The guidelines explain information on how to use the Brand Elements on packaging: AT&T signature, color, typography, etc. These elements are used to create robust packaging for all categories within the residential and mobility offerings of AT&T products. While these two categories are visually unique, each relies on the same basic elements.
Specific packaging characteristics for individual products and product categories are detailed within these guidelines. Links to corresponding AT&T 2.0 Brand Center sections are included for easy reference.
Supply Chain Development
Along with the reduction of global trade barriers and increased low-cost delivery methods, Internet technology has matured into a valued global resource for business. Opportunities for extending capabilities and sourcing new supply chain partners have become more prevalent. A variety of industries—most notable manufacturing and technology—have seen financial benefits from the utilization of offshore partners that would have been out of reach just a few years ago. The benefits of the global economy have provided a mandate to investigate partnering with offshore suppliers to remain competitive within the marketplace and realize increased growth potential.
The creation, implementation and production of consumer goods packaging is no exception to the trend of supply chain offshoring. To remain industry leaders in the production of packaging, the current supply chain must consider the capabilities of possible offshore partners. The client lists of many of these offshore corporations include global consumer goods marketers and many competitive agencies. It may be only a matter of time before the rest of the marketplace to realize the benefits of supply chain offshoring.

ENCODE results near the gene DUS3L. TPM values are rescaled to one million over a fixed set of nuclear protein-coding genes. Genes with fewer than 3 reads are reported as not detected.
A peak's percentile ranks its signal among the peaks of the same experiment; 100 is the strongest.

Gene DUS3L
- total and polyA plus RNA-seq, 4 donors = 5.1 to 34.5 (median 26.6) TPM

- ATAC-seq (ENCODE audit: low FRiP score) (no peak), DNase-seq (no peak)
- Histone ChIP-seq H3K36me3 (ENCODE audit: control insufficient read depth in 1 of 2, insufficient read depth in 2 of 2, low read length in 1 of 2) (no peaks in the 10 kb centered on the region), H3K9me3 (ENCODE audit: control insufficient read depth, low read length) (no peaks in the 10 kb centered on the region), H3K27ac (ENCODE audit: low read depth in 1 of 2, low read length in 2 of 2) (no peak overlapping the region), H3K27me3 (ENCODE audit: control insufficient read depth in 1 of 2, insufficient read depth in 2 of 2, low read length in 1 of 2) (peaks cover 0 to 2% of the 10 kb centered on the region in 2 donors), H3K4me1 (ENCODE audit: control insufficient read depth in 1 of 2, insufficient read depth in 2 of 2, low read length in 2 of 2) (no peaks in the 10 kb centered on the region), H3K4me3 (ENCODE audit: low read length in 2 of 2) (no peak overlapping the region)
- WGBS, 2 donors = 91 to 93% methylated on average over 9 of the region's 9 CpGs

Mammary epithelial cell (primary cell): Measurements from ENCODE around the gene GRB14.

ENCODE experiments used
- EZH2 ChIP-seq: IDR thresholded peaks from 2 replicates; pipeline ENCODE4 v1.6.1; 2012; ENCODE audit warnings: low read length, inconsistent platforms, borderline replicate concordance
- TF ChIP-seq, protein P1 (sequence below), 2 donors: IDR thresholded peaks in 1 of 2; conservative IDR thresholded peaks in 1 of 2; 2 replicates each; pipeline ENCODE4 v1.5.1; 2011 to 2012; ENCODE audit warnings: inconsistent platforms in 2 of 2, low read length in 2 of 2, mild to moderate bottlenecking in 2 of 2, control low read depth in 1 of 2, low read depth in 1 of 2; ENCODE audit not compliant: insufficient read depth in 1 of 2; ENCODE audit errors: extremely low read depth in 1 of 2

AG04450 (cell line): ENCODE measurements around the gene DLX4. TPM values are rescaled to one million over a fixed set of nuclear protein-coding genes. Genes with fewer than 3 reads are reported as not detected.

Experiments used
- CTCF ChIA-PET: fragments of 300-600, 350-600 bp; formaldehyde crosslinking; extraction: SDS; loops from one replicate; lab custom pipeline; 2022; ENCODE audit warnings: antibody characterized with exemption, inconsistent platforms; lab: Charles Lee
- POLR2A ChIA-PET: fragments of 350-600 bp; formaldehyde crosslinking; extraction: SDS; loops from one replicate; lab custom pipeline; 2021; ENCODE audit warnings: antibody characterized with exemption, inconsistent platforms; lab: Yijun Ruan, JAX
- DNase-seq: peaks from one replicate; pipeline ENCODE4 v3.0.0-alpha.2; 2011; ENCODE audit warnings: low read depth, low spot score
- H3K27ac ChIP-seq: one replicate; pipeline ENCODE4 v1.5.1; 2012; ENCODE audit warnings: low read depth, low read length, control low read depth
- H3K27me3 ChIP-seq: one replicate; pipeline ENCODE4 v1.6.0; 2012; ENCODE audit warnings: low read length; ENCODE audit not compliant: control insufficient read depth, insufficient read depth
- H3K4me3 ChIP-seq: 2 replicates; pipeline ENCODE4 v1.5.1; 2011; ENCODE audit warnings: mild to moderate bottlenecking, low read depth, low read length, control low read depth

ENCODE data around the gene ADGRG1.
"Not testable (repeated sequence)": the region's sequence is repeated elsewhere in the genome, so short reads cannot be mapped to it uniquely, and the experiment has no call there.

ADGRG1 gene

Asian markets including Japan, Tawain and China have long been seen as viable regions for the manufacture of goods. With the advent of a robust communication infrastructure and the digitalization of much of the consumer goods supply chain, other countries are emerging as leaders within the global community. Asia, Latin America, Eastern Europe and the Middle East all represent regions with opportunities for potential supply chain partners. The benefit of a large English speaking and technically savvy population makes India a very attractive region for partnering with the West. Other specific countries offer differing benefits to corporations willing to offshore a portion of their supply chain.
Possible negative issues impacting offshore partnering are lack of physical infrastructure, political unrest and less educated labor forces. Additionally, offshoring has become an extremely controversial issue, with polarized perspectives within the United States. It may be seen as a negative aspect of current business practices. Both the human rights policies of the offshore country and the loss of American jobs are sighted as reasons against offshoring a supply chain. The increased risk of pirated intellectual property is also a negative issue specific to the offshoring of packaging production. The recent trend of sustainability in supply chains also finds fault with offshoring and the increased amounts of carbon energies used to transport materials over larger distances.
Even with the negative aspects of supply chain offshoring, the trend can represent a significant competitive edge in the marketplace and should be considered.